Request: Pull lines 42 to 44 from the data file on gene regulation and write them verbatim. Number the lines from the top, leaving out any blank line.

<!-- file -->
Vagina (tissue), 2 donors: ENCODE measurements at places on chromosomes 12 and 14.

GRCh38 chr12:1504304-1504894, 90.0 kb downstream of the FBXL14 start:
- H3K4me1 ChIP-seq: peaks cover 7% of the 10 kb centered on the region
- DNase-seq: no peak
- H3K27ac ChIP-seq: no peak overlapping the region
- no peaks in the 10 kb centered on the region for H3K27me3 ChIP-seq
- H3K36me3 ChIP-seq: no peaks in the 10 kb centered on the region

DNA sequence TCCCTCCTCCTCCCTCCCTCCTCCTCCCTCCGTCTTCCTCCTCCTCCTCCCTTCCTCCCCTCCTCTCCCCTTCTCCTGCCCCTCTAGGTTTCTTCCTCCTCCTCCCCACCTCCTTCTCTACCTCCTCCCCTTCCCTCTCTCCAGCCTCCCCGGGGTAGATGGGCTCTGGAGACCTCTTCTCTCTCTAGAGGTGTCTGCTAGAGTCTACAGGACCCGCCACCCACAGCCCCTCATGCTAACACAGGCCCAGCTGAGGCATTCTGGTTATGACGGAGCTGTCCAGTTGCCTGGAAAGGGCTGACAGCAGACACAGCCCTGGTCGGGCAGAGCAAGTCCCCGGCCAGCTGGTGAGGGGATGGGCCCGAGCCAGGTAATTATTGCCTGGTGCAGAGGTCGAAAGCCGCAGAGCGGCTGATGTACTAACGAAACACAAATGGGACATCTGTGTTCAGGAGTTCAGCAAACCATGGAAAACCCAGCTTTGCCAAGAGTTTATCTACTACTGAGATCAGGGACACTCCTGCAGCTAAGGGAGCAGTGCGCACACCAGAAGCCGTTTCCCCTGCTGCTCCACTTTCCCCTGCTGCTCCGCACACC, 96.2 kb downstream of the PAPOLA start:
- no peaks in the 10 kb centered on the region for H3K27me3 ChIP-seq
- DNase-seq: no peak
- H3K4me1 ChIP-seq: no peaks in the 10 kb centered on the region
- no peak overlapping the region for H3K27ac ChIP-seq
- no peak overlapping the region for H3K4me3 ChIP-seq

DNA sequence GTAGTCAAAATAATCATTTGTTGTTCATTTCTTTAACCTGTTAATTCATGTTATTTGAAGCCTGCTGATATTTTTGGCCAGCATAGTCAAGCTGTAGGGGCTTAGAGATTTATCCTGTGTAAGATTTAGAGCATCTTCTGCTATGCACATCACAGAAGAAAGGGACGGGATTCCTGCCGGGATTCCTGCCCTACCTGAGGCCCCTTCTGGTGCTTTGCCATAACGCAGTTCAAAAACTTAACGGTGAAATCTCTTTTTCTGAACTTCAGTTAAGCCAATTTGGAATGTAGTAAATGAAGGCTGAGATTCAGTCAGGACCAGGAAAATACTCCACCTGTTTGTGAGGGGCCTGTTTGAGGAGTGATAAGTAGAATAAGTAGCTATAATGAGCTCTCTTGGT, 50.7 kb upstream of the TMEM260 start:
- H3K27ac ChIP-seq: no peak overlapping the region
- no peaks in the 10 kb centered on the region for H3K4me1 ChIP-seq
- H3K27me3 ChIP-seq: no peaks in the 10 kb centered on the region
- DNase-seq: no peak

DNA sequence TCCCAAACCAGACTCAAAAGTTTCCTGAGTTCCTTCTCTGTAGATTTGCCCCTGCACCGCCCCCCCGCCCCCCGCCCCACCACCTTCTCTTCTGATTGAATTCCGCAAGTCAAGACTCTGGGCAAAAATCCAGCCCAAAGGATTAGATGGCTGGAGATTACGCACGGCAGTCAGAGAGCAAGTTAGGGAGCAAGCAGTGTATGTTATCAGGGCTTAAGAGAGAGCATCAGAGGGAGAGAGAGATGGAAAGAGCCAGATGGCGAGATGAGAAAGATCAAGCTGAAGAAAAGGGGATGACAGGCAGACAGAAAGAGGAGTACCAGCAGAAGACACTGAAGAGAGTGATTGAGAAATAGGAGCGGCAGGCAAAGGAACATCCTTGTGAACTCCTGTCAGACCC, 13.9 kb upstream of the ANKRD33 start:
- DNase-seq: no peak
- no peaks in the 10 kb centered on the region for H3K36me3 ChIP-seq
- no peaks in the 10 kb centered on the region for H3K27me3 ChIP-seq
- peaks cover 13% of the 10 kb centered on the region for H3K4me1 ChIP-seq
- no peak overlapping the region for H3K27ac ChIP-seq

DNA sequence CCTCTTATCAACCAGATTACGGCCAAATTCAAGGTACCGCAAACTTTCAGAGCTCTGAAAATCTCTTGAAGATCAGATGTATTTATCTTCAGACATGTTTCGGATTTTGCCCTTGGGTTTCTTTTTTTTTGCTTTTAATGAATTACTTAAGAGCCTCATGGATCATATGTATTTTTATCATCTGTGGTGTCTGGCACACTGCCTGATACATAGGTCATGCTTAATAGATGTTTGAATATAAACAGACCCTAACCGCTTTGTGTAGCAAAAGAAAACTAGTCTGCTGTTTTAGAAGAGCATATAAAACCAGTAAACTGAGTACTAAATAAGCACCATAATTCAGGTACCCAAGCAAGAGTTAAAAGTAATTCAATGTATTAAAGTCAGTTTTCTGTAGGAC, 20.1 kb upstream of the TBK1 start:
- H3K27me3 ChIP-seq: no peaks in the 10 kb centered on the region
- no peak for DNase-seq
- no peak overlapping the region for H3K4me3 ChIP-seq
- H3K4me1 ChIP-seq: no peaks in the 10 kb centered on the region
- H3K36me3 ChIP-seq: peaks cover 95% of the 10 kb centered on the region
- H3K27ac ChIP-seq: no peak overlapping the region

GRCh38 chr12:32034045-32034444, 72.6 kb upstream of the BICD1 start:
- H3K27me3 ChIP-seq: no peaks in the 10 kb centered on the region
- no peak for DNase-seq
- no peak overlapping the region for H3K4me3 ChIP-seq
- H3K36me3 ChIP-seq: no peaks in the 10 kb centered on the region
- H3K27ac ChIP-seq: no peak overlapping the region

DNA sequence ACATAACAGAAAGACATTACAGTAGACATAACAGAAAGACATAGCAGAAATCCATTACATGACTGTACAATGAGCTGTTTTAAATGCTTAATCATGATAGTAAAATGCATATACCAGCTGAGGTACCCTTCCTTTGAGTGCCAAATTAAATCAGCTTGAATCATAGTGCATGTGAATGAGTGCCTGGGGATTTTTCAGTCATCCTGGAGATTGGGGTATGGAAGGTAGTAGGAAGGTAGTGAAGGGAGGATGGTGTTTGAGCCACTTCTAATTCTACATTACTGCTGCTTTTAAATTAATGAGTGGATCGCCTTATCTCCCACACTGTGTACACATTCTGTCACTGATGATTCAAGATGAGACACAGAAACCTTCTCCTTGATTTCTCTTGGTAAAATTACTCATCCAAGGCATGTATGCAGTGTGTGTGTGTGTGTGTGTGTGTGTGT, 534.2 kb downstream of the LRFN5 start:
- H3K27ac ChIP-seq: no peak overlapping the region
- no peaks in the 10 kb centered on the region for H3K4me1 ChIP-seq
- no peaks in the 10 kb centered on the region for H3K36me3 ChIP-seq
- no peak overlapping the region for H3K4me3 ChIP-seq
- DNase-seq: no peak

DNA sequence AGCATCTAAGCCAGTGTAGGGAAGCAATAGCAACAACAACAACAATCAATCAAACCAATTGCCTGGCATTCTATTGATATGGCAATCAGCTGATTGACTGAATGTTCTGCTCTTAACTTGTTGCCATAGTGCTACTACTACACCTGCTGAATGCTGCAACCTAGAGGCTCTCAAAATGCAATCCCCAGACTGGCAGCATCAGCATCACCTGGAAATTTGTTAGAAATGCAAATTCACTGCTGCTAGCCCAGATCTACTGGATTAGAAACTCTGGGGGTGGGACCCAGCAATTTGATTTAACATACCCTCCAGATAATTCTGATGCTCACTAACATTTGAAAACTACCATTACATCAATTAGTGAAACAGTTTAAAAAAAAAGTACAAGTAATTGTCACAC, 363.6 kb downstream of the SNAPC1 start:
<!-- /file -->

- no peak overlapping the region for H3K4me3 ChIP-seq
- DNase-seq: no peak

DNA sequence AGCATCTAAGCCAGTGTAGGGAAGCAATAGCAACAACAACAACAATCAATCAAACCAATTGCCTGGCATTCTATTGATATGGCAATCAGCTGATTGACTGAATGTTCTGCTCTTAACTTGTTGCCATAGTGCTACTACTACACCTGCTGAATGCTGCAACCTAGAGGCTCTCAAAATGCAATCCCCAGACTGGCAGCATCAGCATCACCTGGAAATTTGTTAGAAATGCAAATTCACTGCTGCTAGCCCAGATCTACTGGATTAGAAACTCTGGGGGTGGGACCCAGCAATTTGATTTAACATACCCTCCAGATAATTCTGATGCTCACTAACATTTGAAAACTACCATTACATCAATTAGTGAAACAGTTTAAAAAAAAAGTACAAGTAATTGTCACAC, 363.6 kb downstream of the SNAPC1 start: